The new laws taking effect this week impact everything from smoke alarms to handicap placards to e-cigarettes.
From new names on rest areas to snowmobiles on one county’s highways, some Maryland laws took effect on Monday, Oct. 1, that could make a noticeable difference. Other new laws are subtler, rooted in research, such as the Maryland Health Care Commission’s task to look at whether health care providers could access a patient’s prescription history or the mandate that employers with at least 50 employees submit a survey about cases of sexual harassment in the workplace. Here’s a sample of the laws that took effect Oct. 1, 2018.
Roads And Motor Vehicles
- The State Highway Administration can sell naming rights of public rest areas to private entities.
- The Maryland Transportation Authority is renaming the Harry W. Nice Memorial Bridge. It will now be called the Harry W. Nice/Thomas “Mac” Middleton Bridge.
- Snowmobiles and all-terrain vehicles are allowed on parts of some highways in Allegany County at 25 mph.
- Disability placards expire when someone dies and can be issued to nonresidents in Maryland for medical treatment.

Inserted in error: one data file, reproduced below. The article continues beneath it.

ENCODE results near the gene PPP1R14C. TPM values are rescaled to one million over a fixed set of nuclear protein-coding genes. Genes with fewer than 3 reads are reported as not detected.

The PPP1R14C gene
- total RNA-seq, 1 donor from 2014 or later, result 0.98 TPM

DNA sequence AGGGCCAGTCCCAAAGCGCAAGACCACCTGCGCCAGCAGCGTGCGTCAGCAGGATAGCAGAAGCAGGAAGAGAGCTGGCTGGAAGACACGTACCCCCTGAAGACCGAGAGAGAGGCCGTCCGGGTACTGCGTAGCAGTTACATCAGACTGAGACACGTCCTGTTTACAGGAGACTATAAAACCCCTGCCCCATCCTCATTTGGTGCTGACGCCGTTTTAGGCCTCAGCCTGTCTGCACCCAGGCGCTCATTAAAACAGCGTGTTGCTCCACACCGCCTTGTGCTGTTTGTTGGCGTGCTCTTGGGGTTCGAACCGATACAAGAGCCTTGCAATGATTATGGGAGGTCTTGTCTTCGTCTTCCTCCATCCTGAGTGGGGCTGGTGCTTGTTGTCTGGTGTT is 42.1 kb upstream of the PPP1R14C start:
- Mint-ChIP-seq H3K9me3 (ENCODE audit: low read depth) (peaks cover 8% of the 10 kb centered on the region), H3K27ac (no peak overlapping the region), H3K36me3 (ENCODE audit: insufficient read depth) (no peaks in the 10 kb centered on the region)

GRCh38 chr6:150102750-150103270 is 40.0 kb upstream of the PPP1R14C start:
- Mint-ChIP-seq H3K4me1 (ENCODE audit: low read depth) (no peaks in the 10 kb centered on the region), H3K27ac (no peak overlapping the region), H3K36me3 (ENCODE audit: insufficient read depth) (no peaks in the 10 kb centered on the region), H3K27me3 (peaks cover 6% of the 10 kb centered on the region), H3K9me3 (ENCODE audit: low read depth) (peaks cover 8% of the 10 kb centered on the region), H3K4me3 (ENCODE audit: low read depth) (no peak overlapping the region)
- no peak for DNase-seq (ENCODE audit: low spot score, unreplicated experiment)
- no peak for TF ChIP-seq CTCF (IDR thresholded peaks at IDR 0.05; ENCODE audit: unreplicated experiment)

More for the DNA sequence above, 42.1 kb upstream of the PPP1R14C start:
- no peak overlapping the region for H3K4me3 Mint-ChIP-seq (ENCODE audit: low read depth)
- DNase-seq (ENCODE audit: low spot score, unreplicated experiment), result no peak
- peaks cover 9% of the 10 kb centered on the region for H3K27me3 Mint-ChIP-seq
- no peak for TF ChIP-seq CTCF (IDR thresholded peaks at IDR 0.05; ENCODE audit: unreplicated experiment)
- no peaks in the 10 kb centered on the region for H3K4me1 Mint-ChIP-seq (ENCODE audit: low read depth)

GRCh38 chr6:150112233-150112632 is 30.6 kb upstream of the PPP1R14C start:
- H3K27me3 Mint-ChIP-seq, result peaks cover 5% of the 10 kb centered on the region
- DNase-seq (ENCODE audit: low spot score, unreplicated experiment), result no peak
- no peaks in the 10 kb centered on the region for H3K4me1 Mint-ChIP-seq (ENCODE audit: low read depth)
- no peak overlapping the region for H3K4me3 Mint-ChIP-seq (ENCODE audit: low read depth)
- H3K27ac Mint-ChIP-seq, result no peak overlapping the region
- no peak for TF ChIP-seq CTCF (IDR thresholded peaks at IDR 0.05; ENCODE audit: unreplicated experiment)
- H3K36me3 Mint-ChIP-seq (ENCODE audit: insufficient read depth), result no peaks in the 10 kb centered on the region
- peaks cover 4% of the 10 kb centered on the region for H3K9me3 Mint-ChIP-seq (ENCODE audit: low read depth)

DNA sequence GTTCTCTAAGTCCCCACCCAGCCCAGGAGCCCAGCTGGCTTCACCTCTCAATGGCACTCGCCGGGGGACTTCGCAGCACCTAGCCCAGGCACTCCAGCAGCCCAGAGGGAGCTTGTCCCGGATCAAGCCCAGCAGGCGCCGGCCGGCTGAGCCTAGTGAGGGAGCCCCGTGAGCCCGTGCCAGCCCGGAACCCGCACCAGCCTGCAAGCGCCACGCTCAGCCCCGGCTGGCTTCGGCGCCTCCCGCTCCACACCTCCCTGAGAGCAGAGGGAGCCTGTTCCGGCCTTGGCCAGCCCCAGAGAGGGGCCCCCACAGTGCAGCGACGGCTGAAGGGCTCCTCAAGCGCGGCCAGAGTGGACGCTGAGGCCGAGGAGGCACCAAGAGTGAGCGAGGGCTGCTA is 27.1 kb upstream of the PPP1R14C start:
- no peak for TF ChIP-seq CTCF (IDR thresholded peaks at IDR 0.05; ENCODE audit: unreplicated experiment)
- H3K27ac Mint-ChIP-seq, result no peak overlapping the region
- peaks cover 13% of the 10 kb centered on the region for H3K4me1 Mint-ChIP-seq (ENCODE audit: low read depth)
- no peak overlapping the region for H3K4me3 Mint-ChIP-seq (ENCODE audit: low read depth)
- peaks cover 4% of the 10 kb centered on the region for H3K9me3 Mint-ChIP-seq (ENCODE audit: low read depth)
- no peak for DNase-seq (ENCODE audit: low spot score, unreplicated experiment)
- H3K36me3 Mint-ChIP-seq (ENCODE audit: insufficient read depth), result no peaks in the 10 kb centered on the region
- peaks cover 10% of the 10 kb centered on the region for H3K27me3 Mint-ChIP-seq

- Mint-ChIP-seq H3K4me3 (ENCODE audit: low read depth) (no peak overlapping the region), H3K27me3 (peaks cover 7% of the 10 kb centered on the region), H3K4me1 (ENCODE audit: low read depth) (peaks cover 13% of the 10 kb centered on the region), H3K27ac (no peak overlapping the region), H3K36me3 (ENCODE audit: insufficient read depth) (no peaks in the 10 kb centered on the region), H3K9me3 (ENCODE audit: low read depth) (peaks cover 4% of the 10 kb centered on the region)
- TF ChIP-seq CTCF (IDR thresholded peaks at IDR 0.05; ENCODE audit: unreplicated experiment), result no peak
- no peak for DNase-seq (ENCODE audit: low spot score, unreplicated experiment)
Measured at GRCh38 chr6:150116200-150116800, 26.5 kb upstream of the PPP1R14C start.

- Some people with a learner’s permit can take a provisional driver’s license test sooner than before.
- The Motor Vehicle Administration can provide birth certificate copies if they are on record with the Maryland Department of Health.
- Parking a disabled, inoperable or immobilized vehicle on a public street for more than seven days is now prohibited in Washington County.
- Non airport taxicab drivers cannot solicit passengers at the airport; they may go to a parking lot.
- Prisons are required to offer feminine hygiene products for menstruation.
- Correctional facilities must have care for pregnant inmates and offer child placement assistance.
- It is now a crime for law enforcement to have sex with a person in custody.
- The Commission to Restore Trust in Policing is required to submit a report by Dec. 31, 2019, after reviewing the audits of the Baltimore City Police Department and its Gun Trace Task Force.
There is more: